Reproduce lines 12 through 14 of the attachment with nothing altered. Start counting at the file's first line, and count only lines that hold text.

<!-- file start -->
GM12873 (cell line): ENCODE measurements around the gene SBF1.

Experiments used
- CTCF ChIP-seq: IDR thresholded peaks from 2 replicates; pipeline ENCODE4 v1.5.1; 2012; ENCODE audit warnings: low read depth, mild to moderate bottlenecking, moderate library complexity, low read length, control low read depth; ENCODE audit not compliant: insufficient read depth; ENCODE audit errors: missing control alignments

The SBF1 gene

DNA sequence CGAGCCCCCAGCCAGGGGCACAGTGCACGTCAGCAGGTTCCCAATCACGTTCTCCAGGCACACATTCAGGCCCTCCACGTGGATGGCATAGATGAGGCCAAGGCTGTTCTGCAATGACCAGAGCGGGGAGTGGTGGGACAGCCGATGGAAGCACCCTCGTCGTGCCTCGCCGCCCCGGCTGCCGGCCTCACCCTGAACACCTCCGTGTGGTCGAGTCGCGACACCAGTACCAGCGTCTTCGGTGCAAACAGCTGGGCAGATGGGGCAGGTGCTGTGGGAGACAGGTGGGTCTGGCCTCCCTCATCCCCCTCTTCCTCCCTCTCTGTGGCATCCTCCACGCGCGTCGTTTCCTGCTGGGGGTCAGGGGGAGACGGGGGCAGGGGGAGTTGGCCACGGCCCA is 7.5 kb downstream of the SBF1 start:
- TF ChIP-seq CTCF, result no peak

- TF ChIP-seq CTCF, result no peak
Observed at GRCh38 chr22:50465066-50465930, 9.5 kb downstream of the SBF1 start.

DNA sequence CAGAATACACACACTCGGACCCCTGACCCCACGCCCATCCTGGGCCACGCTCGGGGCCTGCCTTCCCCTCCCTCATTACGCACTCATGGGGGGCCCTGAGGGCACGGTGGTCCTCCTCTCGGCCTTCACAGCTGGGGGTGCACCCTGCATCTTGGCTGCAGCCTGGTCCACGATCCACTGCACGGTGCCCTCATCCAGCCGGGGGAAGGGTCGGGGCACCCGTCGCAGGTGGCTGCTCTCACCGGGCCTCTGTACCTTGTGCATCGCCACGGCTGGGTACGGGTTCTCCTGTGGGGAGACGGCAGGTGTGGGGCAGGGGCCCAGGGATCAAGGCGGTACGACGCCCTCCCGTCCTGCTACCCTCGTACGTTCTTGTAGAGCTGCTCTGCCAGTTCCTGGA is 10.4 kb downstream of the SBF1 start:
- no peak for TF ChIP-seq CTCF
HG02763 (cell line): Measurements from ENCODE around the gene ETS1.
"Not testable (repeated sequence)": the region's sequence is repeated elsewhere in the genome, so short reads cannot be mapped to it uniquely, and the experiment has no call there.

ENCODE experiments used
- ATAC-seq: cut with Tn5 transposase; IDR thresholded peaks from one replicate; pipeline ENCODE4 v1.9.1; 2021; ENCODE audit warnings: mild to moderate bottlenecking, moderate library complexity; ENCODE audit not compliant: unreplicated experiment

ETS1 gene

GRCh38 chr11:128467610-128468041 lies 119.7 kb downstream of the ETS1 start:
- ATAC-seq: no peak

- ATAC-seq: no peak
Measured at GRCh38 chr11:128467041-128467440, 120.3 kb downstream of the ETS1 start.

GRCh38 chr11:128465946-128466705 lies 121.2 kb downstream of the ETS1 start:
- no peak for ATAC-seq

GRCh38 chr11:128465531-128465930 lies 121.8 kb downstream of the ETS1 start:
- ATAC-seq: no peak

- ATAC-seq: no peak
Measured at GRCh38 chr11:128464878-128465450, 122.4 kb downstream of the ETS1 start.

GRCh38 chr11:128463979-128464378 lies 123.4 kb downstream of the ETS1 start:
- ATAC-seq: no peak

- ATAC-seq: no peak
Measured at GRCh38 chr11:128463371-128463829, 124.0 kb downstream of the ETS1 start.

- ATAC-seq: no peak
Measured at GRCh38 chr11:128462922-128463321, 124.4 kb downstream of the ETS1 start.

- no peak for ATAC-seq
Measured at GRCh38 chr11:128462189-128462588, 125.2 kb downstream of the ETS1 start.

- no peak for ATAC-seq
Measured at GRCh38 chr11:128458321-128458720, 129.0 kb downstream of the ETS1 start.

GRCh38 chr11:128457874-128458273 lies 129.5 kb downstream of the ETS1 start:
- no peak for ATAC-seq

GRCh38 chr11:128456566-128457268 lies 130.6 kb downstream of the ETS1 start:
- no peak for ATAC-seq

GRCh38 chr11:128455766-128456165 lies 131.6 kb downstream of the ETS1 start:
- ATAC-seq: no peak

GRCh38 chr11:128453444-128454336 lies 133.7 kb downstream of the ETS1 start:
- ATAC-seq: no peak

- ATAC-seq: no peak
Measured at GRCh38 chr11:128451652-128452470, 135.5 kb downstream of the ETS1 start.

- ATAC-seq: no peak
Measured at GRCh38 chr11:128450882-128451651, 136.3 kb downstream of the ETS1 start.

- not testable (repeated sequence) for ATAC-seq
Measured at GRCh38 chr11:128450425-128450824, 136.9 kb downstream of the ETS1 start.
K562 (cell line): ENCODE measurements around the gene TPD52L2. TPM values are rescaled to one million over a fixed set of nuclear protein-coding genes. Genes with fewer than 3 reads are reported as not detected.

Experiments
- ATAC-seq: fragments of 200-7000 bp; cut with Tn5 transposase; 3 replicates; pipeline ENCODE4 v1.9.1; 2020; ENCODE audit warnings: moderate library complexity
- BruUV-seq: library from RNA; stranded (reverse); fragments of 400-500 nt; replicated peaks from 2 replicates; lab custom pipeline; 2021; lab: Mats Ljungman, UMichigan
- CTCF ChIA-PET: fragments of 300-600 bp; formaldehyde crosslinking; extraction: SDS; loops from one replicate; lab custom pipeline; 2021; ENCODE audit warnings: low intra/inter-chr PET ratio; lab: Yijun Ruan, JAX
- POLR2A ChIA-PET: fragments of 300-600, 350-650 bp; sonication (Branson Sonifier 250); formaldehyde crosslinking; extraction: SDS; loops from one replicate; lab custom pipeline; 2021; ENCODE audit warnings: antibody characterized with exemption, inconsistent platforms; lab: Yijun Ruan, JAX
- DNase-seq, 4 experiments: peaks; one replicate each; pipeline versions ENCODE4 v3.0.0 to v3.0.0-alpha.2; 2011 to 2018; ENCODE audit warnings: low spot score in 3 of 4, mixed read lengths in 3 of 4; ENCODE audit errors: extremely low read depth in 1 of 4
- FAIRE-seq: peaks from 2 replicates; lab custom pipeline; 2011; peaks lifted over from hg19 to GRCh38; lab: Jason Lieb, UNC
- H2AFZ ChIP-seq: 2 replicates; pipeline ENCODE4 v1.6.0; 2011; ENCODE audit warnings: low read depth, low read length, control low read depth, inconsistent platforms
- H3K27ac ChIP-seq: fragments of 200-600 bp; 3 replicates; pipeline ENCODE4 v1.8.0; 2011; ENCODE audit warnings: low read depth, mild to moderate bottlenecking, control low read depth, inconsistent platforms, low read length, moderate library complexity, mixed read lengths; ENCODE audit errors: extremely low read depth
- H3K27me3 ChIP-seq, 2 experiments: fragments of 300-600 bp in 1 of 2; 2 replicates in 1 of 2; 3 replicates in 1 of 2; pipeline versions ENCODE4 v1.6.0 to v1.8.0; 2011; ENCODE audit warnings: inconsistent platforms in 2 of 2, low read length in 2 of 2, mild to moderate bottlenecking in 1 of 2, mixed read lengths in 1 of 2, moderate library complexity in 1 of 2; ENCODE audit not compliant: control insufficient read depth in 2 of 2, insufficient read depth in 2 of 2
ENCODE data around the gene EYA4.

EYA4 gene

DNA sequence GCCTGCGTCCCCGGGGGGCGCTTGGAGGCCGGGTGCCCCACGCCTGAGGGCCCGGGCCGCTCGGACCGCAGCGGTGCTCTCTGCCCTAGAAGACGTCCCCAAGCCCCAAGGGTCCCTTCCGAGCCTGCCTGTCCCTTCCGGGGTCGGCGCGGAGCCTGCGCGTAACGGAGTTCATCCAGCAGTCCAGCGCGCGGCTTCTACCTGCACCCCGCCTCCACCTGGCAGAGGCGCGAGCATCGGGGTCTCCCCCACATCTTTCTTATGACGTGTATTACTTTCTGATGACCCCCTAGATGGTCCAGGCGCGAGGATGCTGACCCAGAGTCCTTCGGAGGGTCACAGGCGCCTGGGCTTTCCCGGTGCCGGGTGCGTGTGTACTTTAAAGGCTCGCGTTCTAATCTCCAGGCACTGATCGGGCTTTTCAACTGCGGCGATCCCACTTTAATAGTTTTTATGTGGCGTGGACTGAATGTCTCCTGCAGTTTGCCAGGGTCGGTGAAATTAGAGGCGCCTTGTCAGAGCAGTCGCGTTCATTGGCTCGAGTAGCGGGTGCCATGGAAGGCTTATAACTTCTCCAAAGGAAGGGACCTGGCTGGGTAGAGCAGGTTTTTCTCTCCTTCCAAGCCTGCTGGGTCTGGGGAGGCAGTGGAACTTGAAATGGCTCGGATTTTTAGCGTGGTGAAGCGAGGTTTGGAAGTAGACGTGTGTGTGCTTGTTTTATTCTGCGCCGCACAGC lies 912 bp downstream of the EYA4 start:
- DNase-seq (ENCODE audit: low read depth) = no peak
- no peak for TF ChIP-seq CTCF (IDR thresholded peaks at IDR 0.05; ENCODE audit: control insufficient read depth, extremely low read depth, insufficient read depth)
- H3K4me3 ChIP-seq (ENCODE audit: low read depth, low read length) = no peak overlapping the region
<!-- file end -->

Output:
"Not testable (repeated sequence)": the region's sequence is repeated elsewhere in the genome, so short reads cannot be mapped to it uniquely, and the experiment has no call there.

ENCODE experiments used
- ATAC-seq: cut with Tn5 transposase; IDR thresholded peaks from one replicate; pipeline ENCODE4 v1.9.1; 2021; ENCODE audit warnings: mild to moderate bottlenecking, moderate library complexity; ENCODE audit not compliant: unreplicated experiment